Crisis in Macedonia: What role could/should the EU, Serbia and Albania play?

Read few comments.

Questions:

1. In your opinion, what could/should the EU do to help solving the political crisis in Macedonia? E. g. I hear many voices that it should be a priority of HighRep Mogherini.

2. Do you think that also the Balkan countries, especially Serbia and Albania, may play some role?

Answers:

Christian Costamagna, Adjunct Professor, University of Oriental Piedmont

1. Considering that all the Western Balkans should one day join the EU Europe and all of its institutions and representatives, beginning with the High Representative Federica Mogherini, should work closely to find a shared solution not just for the political crisis in Macedonia, but to the whole Balkan region.

When in 1991 the USA delegated to Europe the solution of the Yugoslav crisis, it failed, nothwithstanding the efforts in the Hague conference. This happened because the single European countries were divided between them. The UK, for instance, was scared by the German reunification and its influence on the continent. The USA were already deep involved in observing the fate of USSR and the Gulf crisis.

Then, after years of civil wars, deaths and refugees in former Yugoslavia, the Clinton administration decided that enough was enough and the so called Dayton agreements, in 1995, put an end to the war in Bosnia and Herzegovina and Croatia. But in Dayton no solution was found for Kosovo, because at the time it would have been too much to tolerate in Belgrade. Unfortunately the problems remained there to be solved. Then, again, in 1998-1999, the Kosovo war erupted, involving NATO without the support of the UN. Shortly after that, in 2001, the crisis hit Macedonia too.

As we can see, so far, we can find a few insight from the recent past: if the European countries are divided, they can’t prevent a crisis. Secondly, without the support of the USA, Europe seems too weak and uncapable to solve the issues of its own backyard. Third, the Western Balkan region is relatively small, with a small amount of population and weak economies, and all of them are obviously strictly linked one another, in a way that it is not possible to solve a crisis in Macedonia today, without solving the main issues in Bosnia and Herzegovina, and the dispute between Belgrade and Pristina. Moreover, it is not possible to find a solution for Macedonia without finding a compromise about its name with Greece, and it is a shame that after about a quarter of a century this issue is yet to be solved.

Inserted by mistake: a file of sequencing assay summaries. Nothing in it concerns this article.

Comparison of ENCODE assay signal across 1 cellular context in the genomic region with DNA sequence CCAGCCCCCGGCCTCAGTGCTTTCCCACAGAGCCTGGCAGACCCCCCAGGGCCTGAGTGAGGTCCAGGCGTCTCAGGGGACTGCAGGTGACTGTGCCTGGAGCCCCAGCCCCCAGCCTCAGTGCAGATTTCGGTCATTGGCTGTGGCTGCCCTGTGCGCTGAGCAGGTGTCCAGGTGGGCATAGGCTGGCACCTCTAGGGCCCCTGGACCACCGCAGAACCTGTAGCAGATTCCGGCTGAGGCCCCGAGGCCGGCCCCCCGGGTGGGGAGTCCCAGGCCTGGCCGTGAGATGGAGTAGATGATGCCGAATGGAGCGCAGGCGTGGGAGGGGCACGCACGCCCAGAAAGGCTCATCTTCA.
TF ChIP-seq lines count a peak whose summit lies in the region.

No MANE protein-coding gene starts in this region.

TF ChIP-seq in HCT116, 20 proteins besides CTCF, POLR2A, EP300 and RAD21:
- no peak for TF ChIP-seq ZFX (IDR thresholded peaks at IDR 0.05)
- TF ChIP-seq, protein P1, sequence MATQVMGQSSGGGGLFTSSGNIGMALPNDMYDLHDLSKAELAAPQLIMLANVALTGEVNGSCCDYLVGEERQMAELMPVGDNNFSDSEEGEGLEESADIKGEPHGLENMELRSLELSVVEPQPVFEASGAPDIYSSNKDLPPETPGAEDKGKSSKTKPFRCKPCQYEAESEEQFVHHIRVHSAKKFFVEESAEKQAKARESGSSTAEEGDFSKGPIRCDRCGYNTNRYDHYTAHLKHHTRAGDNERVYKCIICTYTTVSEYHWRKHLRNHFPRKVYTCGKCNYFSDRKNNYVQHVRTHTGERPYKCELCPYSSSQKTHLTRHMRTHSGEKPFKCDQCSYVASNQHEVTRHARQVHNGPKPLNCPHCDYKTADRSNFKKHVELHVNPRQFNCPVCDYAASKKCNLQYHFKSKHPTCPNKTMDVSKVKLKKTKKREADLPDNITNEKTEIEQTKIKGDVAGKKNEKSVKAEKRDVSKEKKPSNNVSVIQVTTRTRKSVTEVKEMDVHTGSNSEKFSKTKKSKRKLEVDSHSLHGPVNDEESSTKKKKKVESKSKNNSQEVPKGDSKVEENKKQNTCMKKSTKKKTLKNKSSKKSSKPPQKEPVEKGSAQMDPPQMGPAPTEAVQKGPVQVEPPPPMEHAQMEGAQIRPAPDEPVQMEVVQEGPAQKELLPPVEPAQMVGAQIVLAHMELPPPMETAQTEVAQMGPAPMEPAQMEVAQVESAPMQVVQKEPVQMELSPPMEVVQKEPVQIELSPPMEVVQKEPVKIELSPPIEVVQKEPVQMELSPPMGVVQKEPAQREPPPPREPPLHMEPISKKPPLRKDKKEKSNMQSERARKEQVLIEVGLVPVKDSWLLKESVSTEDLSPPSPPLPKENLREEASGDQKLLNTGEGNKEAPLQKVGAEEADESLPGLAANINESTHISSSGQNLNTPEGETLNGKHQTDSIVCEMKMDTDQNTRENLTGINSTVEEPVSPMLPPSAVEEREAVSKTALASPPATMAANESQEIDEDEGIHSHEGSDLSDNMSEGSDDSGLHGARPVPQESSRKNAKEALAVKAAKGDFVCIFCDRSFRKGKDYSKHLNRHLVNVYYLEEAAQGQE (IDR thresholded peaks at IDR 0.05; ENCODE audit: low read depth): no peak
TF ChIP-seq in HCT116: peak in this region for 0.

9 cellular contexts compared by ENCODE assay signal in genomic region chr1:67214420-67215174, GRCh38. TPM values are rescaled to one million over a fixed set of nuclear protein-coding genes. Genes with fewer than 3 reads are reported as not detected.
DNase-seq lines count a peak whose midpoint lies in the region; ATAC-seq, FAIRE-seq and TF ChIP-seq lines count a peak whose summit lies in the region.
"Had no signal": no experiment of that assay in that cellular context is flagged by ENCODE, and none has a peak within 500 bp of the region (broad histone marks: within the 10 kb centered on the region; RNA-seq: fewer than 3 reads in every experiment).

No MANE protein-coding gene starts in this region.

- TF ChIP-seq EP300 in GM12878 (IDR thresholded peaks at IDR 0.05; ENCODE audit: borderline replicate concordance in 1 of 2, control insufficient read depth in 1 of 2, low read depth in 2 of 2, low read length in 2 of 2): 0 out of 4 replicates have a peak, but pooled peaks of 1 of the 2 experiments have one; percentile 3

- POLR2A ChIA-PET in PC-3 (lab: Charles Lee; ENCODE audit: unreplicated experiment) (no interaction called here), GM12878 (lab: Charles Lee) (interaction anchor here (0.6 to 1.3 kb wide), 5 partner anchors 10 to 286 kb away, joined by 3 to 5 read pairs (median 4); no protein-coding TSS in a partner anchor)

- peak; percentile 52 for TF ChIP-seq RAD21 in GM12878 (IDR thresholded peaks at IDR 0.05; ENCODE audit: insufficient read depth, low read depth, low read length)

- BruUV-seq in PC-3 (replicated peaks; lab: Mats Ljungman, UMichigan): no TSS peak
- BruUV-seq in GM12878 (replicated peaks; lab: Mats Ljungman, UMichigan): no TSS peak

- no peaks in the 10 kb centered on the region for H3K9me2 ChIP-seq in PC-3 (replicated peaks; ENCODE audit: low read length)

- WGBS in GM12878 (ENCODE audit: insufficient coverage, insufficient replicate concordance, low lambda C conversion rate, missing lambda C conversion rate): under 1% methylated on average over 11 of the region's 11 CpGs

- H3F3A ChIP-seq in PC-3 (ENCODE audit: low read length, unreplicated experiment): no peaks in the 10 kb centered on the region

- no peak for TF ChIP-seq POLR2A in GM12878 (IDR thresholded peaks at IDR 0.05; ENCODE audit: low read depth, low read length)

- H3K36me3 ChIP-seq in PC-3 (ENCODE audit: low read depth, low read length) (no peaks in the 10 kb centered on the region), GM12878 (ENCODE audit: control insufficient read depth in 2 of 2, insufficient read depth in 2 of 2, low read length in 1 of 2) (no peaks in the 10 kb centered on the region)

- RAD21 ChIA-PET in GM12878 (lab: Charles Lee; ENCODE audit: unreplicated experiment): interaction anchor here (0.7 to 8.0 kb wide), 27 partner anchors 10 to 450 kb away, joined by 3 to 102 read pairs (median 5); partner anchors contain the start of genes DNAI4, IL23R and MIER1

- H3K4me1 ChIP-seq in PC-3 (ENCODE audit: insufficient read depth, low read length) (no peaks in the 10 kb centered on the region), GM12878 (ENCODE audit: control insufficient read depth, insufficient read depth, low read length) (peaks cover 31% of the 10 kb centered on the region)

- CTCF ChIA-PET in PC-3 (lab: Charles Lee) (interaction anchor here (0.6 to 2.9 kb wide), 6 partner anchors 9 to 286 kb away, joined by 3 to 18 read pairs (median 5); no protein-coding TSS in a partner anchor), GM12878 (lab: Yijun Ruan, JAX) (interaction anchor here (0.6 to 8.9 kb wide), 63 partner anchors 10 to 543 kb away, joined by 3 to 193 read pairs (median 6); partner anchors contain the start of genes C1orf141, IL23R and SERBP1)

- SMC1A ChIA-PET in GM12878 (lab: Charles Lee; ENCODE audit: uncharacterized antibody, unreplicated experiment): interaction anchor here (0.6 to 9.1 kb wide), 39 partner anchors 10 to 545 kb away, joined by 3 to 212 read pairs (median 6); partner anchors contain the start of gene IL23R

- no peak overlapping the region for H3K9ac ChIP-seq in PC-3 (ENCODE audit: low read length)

At the same time it is vital that all EU countries find a common ground about the recognition of Kosovo, because which future could have Belgrade and Pristina in Europe with such a problem of legitimacy? A few but important EU countries did not recognize Kosovo because they have separatist problems of their own, so they fear one day the same fate of Serbia may happend to them.

This mentality, in the XXI century, in a age of globalization, is quite narrow minded, if we compare our European national countries with America, China, Brazil, India etc.
Then there is another dimension of the problem: EU must not isolate Macedonia. Indeed, back in the 1990s, the UN sanctioned Belgrade with an embargo for almost a decade, giving a free hand to the regime of Slobodan Milosevic. The UN embargo hit the population, made the Serbs feel they were isolated from the rest of the world, creating the proper environment for a mafia like economy and a populist and nationalist political discourse. The level of crime, corruption and shortsighted policies of Belgrade at the time, still are a huge burden for the country. Considering that Macedonia’s EU path is being stopped for a name dispute with Athens, and bearing in mind that even Greece is experiencing a deep crisis itself, the EU must be very close to Macedonian citizens and break the stalemate. Ms. Mogherini, with the green light from all of the EU countries, should facilitate a dialogue between the main Macedonian political parties and, eventually, support a transitory “technical government” with the support of all the parties in the parliament (as in Italy with Mario Monti’s government) and the call for new general elections, monitored by OSCE. Of course, following the example of the 2001 Ohrid’s Agreements, all the national groups of Macedonia must be strictly involved in the process. Finally, EU should be very demanding about the internal reforms and support as much as it can, the civil society, in order to eradicate the corruption, while it is clear that it does take generations to change the mentality. Foreign investments and more perspective for the unemployed and the younger generations could be a good starting point.